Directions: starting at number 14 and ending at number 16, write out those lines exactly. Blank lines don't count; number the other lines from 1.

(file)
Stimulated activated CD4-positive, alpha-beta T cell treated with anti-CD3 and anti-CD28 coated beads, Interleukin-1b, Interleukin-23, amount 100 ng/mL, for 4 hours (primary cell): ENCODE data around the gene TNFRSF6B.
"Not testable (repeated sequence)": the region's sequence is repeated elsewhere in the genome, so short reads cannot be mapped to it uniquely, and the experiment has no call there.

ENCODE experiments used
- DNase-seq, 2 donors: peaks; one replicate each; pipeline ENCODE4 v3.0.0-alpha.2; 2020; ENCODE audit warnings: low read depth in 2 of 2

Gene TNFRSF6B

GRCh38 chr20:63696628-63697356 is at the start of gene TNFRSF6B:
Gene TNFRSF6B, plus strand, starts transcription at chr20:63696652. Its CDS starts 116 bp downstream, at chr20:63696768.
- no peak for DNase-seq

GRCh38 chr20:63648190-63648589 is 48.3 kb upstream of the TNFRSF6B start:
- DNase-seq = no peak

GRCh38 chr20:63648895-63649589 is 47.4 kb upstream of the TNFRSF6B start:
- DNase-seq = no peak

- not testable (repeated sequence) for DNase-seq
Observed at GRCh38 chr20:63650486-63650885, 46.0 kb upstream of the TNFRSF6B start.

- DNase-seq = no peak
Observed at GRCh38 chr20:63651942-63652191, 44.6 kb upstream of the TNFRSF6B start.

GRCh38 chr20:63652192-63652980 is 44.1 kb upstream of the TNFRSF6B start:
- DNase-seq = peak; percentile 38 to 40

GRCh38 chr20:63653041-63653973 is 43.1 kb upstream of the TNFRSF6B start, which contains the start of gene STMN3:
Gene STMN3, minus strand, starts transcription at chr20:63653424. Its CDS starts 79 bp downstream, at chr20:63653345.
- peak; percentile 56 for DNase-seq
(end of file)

Observed at GRCh38 chr20:63650486-63650885, 46.0 kb upstream of the TNFRSF6B start.

- DNase-seq = no peak
Observed at GRCh38 chr20:63651942-63652191, 44.6 kb upstream of the TNFRSF6B start.